I left Judaism behind when I chose to go to St. Cloud State University, it has more Christian clubs than variety of Christianity exist and you can find a Jewish department, but to find an actual Jew takes far more work. I moved to the Twin Cities in 2016 but I left Judaism in Richmond, I came back to Minnesota to find my past.
I left here, against my will, in 2005, when I was forced to leave state foster care and live with my sister in Virginia. My sister is Christian, and I became a part of their local community. They rebuilt me, when I came back to Minnesota, I came back to face my past.
Shir Tikvah is the synagogue I had my Bat Mitzvah at, it is the synagogue where I questioned whether I even wanted to be Jewish. Richmond, Virginia is where I found my home in Judaism. It is where I found acceptance as broken as I was., I was accepted as a whole, as I was. There was no expectation more than that.
So upon my return, and being asked to join this program, I faced my fears. I decided to put myself on the line. I was going to commit to becoming a leader. The program is about creating an initiative. Everyone has great ideas, but what does it take to form an idea, collect the resources and push it through? Most people lack grit. I lack grit, I see it in my daily job in IT.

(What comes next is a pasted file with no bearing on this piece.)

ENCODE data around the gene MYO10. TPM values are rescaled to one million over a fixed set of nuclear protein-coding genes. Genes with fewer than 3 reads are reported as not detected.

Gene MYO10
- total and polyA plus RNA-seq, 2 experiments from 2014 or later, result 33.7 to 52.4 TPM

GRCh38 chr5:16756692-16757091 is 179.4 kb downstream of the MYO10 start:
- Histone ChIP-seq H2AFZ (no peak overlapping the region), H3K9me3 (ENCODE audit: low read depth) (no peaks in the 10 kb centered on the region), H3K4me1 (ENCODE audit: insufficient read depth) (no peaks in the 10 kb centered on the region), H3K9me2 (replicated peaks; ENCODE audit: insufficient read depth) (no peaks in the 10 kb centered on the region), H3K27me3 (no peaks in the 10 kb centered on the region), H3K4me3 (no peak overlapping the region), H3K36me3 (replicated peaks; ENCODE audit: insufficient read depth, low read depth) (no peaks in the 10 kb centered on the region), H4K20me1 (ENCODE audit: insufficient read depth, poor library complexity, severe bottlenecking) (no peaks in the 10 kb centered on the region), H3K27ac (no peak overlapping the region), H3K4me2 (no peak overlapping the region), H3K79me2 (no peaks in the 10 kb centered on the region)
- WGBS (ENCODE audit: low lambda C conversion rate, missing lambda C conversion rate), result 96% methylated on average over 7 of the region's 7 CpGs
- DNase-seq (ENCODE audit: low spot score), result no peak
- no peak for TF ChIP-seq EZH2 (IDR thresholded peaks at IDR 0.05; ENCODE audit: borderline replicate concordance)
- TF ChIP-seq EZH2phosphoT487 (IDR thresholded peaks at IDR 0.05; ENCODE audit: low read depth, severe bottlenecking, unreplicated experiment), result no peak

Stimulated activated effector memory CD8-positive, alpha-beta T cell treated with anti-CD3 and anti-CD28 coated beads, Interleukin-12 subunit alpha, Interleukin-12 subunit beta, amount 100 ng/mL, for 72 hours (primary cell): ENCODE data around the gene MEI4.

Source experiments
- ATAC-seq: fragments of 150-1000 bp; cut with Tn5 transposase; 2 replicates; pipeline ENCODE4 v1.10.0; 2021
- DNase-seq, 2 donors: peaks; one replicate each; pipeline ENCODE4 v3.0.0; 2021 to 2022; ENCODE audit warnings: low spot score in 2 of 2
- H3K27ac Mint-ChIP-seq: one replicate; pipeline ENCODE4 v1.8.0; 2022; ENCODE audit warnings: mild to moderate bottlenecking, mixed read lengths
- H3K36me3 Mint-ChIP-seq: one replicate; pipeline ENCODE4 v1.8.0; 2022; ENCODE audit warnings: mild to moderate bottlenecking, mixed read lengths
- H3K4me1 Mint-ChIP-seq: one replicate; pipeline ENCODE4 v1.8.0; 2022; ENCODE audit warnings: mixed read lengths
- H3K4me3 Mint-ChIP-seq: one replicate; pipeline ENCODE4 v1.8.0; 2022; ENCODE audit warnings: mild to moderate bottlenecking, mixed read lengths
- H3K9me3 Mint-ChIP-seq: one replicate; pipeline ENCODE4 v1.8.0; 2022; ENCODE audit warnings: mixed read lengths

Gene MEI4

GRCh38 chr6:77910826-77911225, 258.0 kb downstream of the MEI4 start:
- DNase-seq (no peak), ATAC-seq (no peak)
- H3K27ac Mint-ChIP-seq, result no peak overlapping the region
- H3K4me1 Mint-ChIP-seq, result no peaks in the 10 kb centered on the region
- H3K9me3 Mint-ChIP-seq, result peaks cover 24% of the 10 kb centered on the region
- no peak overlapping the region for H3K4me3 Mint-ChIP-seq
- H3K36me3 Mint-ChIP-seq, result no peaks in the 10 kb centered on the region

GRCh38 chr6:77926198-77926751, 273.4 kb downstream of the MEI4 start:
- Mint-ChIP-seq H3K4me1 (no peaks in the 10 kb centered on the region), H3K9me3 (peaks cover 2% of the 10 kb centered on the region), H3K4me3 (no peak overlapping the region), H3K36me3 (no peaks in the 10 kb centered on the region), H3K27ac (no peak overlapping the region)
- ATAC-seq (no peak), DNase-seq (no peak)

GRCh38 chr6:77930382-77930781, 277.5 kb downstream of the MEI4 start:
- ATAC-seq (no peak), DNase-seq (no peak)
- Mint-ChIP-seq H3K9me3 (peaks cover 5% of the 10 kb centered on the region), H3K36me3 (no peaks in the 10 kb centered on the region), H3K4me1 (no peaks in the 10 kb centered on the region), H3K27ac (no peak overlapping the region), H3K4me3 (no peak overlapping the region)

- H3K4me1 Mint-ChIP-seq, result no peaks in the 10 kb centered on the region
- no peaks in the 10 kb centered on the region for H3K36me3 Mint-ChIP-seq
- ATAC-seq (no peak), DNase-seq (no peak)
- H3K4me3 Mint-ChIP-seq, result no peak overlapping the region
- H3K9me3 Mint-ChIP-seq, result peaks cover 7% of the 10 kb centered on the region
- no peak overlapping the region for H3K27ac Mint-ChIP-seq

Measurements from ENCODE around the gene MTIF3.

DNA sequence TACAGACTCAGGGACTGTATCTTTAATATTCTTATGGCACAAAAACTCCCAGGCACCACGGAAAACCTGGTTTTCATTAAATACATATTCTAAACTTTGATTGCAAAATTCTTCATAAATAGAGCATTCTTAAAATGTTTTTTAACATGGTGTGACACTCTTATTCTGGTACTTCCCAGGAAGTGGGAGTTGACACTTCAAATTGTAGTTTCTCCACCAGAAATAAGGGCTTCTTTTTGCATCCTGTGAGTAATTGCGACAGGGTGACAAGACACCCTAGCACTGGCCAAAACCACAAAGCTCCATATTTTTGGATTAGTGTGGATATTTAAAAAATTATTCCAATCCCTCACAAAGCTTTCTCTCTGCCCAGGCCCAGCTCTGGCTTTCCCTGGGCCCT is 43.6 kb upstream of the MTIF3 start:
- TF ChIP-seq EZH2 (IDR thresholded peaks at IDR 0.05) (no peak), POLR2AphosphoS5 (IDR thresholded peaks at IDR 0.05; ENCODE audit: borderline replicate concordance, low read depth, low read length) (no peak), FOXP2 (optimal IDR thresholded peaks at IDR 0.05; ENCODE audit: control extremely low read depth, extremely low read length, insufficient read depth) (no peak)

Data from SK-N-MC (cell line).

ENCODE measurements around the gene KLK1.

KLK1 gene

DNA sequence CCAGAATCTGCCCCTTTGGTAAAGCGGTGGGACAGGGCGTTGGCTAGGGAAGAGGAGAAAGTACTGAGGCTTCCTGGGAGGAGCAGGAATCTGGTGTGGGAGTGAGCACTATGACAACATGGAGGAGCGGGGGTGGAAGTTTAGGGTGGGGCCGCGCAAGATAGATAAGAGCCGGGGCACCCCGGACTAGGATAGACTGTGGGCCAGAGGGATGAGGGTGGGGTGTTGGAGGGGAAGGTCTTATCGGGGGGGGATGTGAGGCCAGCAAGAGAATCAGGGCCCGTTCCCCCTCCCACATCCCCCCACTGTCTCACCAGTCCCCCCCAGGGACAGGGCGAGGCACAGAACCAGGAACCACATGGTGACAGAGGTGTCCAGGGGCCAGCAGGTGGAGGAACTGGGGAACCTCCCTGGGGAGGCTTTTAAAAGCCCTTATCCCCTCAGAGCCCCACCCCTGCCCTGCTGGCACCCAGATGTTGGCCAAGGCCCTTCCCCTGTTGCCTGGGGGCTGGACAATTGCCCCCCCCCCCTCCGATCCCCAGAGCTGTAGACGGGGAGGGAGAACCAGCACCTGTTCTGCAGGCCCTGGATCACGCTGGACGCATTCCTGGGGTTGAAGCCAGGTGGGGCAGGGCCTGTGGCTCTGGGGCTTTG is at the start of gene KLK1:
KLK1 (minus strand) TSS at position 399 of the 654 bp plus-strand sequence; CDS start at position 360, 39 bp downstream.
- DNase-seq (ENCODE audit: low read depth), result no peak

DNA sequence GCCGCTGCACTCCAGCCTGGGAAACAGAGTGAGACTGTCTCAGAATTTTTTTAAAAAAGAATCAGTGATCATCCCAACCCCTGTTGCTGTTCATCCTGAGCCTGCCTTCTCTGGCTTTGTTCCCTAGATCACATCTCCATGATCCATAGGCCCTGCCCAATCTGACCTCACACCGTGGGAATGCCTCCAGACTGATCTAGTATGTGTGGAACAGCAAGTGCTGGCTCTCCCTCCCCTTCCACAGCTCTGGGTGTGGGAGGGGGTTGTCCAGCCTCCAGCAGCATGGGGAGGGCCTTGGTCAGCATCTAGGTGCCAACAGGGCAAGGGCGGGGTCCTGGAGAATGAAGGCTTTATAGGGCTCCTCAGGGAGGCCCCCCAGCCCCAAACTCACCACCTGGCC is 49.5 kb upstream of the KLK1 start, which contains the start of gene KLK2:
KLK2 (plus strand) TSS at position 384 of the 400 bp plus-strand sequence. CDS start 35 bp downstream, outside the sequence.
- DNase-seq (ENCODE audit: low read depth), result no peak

So this program was facing one of my great weaknesses head-on, taking an idea and following it through.
The program itself connects leaders from Hungary, Poland, Cleveland and Minneapolis to Israel. We each are paired with a sister city in Israel, we listen to their goals and we meet via video calls. We support each other and we use each other to grow our network based on experienced people.
So that is where I started, I was accepted two weeks later and suddenly found myself in Israel. I never thought that I would be part of a leadership program – it is tough. We have to find an idea and form it into something larger.
That is what this series is about – how I am facing my fears and taking an idea to make it an initiative.
To this date, I have been to Israel and back. I have picked an idea. I am going to make local Twin Cities synagogues more accessible and I am going to see if other Deaf Jews are willing to help lead a Deaf Shabbat in front of a community.
Every Jew counts, and the more accessible we make our communities, the more diverse our community will be.
This is the story of my journey and this is how it begins.
I am just a Deaf Jew raised in St. Cloud, Minnesota but I plan to make a difference. I hope by sharing my experiences and my struggles as I go along with this, some of you will be inspired to take a seed and grow it.
The hardest part of my current initiative has begun, I am seeking out other Deaf Jews. I am researching with JFCS to see how we can create an accessible blueprint for all synagogues. I have challenged myself to go to a different reform synagogue for the next 5 weeks to see how their services are done.
I will share my triumphs, my failures, and my laughter along the way. I hope you learn something as well as I do as I go along this journey.